MERGERS & ACQUISITIONS


MERGERS & ACQUISITIONS BUSINESS IN THAILAND


There is merger when two companies combine into a single business organization. On the other hand, an acquisition refers to the process of purchasing another firm. Acquisitions are also known as takeovers and could be both friendly and hostile.

 

During acquisitions, the process could be very complicated and time consuming. Investors are highly recommended to consult with a professional Thai lawyer who could help you for accomplished result.

TYPICAL 4 STAGES IN MERGERS & ACQUISITIONS


  • Parties enter into a Memorandum of Understanding (MOU) or Letter of Intent (LOI). In this stage, the confidentiality terms along with the binding terms should be stipulated under MOU.
  • The buyer checks various issues within the target company via due diligence concerns with the business, property, legality and finance, etc.
  • After due diligence process, parties enter the buy-sell negotiation. Any concerns from the due diligence will be negotiated and settled.
  • Parties prepare the Sales and Purchase Agreements and any other related documents ready to be signed and affixed the company seal. The signed agreements are validated under Civil and Commercial Code of Thailand.

Investors are highly recommended to consult with FiSCHER & CO lawyer who could help you to accomplish your goal

PROCESS OF MERGERS


  • Each company invites their shareholders to a meeting and conducts a special Resolution of merger with the vote of not less than ¾ of the total shares of those present in the meeting. Fourteen (14) days before the meeting, a notice must be mailed to the shareholders detailing the meeting announcing it in the local newspaper.
  • Each company registers a Special Resolution of merger within 14 days after obtaining such resolution.
  • Each company advertises the intention to merge in a local newspaper at least once.
  • Each company has to send a registered mail to their company to have an opposition within 60 days.
  • After 60 days of sending such announcement or notification, a shareholders meeting for both companies must be considered for any details of the newly merged companies.
  • The new merged company could be registered within 14 days since the merged resolution is approved.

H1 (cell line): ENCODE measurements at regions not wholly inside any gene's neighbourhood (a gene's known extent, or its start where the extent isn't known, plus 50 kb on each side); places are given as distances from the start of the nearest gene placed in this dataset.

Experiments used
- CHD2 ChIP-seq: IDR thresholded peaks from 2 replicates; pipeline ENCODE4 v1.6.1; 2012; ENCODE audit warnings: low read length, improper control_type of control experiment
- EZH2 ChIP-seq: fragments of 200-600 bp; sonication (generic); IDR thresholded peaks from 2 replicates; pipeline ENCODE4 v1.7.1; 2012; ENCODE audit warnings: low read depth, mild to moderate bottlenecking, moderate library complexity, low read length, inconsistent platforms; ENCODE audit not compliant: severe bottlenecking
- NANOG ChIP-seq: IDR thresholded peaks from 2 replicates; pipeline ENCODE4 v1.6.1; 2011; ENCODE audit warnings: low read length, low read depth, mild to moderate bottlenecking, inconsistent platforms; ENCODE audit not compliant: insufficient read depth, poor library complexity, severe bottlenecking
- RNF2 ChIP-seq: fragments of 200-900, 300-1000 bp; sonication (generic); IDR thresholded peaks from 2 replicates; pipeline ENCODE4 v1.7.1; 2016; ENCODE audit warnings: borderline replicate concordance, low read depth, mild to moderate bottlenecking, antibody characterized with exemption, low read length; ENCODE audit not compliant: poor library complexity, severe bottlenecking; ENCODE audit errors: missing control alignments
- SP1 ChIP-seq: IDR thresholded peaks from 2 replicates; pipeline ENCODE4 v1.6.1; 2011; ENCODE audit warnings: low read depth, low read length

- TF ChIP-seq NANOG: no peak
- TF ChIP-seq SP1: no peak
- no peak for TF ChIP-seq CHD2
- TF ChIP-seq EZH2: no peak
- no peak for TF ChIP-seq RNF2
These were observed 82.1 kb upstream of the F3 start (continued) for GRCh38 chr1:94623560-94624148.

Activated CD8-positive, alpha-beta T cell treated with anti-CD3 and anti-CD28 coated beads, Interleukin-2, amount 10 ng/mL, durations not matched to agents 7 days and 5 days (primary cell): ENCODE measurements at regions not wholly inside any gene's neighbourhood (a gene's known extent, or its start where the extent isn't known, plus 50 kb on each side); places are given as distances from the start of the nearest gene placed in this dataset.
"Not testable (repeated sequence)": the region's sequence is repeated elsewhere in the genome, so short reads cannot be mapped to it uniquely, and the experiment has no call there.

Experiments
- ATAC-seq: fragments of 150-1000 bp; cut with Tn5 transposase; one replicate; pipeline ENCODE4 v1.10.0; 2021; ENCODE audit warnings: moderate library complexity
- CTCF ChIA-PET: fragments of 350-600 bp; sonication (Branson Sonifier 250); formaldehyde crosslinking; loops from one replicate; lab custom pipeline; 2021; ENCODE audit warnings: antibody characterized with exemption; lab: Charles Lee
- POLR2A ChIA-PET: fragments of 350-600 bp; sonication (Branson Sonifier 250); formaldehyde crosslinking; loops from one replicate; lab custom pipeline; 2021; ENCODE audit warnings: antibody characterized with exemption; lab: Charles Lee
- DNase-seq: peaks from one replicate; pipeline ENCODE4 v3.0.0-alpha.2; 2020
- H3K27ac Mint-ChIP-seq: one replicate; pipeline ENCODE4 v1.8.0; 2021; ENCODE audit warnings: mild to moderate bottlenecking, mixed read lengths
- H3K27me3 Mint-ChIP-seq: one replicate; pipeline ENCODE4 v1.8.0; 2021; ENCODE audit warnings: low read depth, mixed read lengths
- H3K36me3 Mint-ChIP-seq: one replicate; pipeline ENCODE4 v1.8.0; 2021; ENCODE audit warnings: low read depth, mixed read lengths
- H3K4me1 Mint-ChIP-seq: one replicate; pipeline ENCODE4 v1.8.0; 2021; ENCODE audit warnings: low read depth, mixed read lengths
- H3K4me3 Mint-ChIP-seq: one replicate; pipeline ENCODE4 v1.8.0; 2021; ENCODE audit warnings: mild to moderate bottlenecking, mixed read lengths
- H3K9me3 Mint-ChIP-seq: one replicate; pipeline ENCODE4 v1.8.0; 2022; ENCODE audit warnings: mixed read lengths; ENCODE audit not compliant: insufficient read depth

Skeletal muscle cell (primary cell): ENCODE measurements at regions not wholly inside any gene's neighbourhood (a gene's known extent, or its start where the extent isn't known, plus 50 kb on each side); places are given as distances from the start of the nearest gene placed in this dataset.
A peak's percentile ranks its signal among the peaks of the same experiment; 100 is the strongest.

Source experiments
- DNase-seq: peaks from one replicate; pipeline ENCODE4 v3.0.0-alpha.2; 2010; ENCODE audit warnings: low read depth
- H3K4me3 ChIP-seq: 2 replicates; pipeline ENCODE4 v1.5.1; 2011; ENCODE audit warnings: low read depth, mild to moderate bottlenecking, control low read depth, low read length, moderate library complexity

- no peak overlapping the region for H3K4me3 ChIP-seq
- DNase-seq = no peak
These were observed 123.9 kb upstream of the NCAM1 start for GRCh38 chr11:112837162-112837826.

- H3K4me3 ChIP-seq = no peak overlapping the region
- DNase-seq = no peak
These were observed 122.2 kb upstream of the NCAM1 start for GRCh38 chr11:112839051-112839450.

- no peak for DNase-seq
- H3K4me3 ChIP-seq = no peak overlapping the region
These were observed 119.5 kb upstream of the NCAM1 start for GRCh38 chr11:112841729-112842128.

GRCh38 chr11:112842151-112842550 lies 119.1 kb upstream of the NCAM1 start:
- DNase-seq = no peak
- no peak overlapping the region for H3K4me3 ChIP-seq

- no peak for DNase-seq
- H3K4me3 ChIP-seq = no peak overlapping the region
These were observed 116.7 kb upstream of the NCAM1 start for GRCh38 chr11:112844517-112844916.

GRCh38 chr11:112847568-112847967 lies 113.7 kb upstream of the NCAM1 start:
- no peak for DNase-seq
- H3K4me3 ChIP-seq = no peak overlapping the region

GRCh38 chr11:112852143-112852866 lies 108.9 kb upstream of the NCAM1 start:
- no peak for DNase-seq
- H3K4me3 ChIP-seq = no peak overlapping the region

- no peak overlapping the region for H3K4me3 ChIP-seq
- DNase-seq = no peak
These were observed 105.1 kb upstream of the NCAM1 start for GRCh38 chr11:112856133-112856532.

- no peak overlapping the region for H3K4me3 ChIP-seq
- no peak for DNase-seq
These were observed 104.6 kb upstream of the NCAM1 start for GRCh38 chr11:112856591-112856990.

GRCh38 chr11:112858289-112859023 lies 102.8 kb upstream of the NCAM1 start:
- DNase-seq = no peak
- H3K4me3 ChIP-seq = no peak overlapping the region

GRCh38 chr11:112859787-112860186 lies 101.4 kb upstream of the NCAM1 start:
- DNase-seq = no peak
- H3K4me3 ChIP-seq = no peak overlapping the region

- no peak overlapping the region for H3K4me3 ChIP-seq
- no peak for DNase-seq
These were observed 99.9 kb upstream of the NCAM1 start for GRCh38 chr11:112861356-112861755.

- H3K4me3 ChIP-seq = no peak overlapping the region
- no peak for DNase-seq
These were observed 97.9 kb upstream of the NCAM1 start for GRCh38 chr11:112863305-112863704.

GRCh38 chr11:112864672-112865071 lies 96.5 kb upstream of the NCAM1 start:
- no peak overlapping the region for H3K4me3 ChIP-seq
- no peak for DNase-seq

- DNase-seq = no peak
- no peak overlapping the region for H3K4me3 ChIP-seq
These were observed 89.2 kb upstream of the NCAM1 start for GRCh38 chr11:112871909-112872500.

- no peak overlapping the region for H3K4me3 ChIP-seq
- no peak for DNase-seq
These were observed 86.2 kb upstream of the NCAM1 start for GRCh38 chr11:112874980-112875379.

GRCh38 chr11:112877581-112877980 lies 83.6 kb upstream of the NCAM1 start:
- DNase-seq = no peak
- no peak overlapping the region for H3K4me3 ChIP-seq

TYPES OF MERGERS


There are many types of mergers. A horizontal merger is when two competing companies with similar products and markets decide to merge. A vertical merger is when a customer acquires with one of its suppliers. A market extension merger is when two companies selling similar products in different markets decide to merge. A product extension merger is a merger between two companies that sell different products in the same market. A conglomeration is when two companies do not have anything in common but decide to merge. Each of these different types of mergers will have effects on their local markets and product competition.

WHAT ARE THE LAWS IN THAILAND


Foreign investment in Thailand is governed by the Foreign Business Act of 1999. The Foreign Business Act restricts foreigners participating in certain businesses and limits foreign ownership in other forms of businesses. The foreign business act will generally limit the possibility of a foreign company absorbing a Thai company in Thailand. Most foreign owned companies in Thailand are restricted from becoming majority owners of a Thai company without government approval.

 

The Board of Investments and some international treaties allow certain foreign owned businesses to operate in Thailand without the restrictions of the Foreign Business Act. The Board of Investments provides incentives and privileges to foreign companies that start operations in targeted industries. A bilateral treaty between Thailand and a foreign nation sometimes provides special privileges to citizens of the foreign nation like Americans. With certain exemptions, Americans are exempt from the restrictions of the Foreign Business Act.

 

The Trade Competition Act of 1999 restricts mergers of businesses that may result in a monopoly or unfair competition without special permission by the Trade Competition Commission. The TCA prevents businesses from abusing a dominant position in market share. Companies that individually hold market share of at least 50% or is one of top three companies that collectively hold at least 75% market share are stated to have a dominant position. Dominant businesses are restricted in their business operations including mergers and acquisitions.

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